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Made for Sears appliance salesmen, this film tries to capitalize on the zany format of TV's Laugh-In to introduce the new Kenmore freezer campaign. Even though the film features two of the stars from Laugh-In - Arte Johnson and Judy Carne.- it is clear that the director of this ephemeral gem missed the point.
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Creative Commons license: Public Domain
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Subject: Fab Failure
The dancing! The props! The body paint! The set! The smoking foreigner! The jokes fall flat, the radio man is obsessed with his hat, all in all just repetitive stupidity. Yet somehow, verrry interesting.
"This film is for SEARS INTERNAL TRAINING USE ONLY and must not be used for sales, public relations, television or any other purpose or audience." Because everyone involved is thoroughly ashamed of themselves.
Subject: Fairly interesting... as a training film
Don't judge this film for entertainment value, judge it for getting some important concepts across in an interesting and way that captures your attention. I think it succeeds nicely, and anyone who needs to make a training video should give it a look.
Subject: This is AMazing Garbage.
i don't know what everyone is complaining about. these are probably the greatest public domain psychedelic dance scenes you will ever put your hands on. i am a VJ and i use this all the time. i mean, judy carnes is a total cutie, and if you edit out all the stupid not-funny jokes you will realize this is a diamond mine. seriously.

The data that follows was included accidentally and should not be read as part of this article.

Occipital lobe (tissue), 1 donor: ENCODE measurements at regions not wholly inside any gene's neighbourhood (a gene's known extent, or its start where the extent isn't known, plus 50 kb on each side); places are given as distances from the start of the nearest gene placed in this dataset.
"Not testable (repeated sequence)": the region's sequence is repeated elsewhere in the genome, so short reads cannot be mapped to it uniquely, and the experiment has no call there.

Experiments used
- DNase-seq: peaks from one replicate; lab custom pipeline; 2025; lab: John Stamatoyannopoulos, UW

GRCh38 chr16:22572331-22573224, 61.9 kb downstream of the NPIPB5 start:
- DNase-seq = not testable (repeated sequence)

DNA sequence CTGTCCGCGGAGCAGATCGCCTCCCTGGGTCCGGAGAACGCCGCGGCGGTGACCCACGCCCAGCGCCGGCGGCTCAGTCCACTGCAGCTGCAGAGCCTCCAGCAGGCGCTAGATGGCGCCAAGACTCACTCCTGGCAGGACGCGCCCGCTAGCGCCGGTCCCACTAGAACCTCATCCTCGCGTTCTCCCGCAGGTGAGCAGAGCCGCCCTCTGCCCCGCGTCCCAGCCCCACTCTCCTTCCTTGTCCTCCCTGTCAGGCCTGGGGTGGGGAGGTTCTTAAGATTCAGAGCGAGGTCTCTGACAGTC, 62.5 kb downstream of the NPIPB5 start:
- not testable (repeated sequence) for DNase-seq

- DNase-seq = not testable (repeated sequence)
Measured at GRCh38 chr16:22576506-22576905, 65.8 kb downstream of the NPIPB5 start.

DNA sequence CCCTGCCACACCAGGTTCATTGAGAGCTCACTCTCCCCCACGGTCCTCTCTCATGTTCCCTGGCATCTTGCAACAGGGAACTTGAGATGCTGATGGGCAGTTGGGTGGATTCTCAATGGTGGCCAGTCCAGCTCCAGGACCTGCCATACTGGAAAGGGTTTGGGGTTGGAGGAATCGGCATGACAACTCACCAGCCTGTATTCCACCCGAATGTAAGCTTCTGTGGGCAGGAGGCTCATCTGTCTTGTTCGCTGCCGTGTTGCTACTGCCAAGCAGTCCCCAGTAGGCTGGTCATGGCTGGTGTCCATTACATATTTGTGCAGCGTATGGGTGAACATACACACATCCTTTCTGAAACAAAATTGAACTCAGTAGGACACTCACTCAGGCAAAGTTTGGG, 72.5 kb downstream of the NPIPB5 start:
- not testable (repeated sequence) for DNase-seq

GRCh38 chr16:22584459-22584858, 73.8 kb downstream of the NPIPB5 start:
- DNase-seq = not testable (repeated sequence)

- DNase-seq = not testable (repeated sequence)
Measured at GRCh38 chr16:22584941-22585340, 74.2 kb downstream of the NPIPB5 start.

James L Bickford -
Subject: Misc Observations
1. A lot of people were smoking a lot of dope in 1968
2. Things seem a lot funnier when you smoke dope.
3. Judy Carne sometimes forgot to put on her underwear.
Subject: V-e-r-y stupid!
Stupid then, stupid now.
Christine Hennig -
Subject: Verrrry Interesting...but Frozen
Man, the 60s could get weird. This sales training film for freezer salesmen at Sears features Judy Carne and Arte Johnson in a “Laugh-In” version of freezer sales. Mostly, this involves a lot of lame gags featuring Carne as a goofy housewife and Johnson as a hapless freezer salesman. These are punctuated by “Sock It to Me” freezer gags and Johnson saying “verrrry interesting!” This was supposed to encourage the Sears salesmen to pitch their product to young housewives by promising convenience, rather that pitching to farmers and promising cubic foot space, like they had been doing for years. What the salesmen thought of this film remains lost in the mists of time, but today it elicits a huge “Huh?”
Ratings: Camp/Humor Value: ****. Weirdness: ****. Historical Interest: *****. Overall Rating: ****.
Subject: Creepy, yet endearing
This was from a time a bit before mine, but it makes me miss grandma's house and her twin cavernous, entire-cow-swallowing mega deep-freeze chest-freezers. I wonder if this was considered funny, even back then?
"No, I but tried it with an Oddfellow once." I'd bet only one in 10,000 viewers might get that joke. I'm shocked that I did!
Wilford B. Wolf -
Subject: Very interesting.... but stupid.
If they still did training films like this when I worked at Sears, it'd make it all the better. On paper, Calvin Corporation ("Overs And Outs", "Your Name Here") doing a Laugh-In send up with Arty Johnson and Judy Carne should be pure comedy gold. Unfortunately, it's not quite, but it does have its moments. The many focus is get salemen in the applience department to push Sears new Coldspot Timebank, rather than the basic chest freezer. This is done through what Calvin does best, a series of short sight gags and skits, including Laugh-In staples like "Sock It To Me" and Johnson's peeping German. The best bits are when Judy Carne is doing her best Gracie Allen to frustrate salesman Johnson, playing off the name "Time Bank."
Also of note is the film manages to get a couple digs at their rivals of the time, Montgomery Wards ("Monkey Wards") and Western Auto. No wonder there is a title at the screen saying it was strictly for internal training and not for sales or television.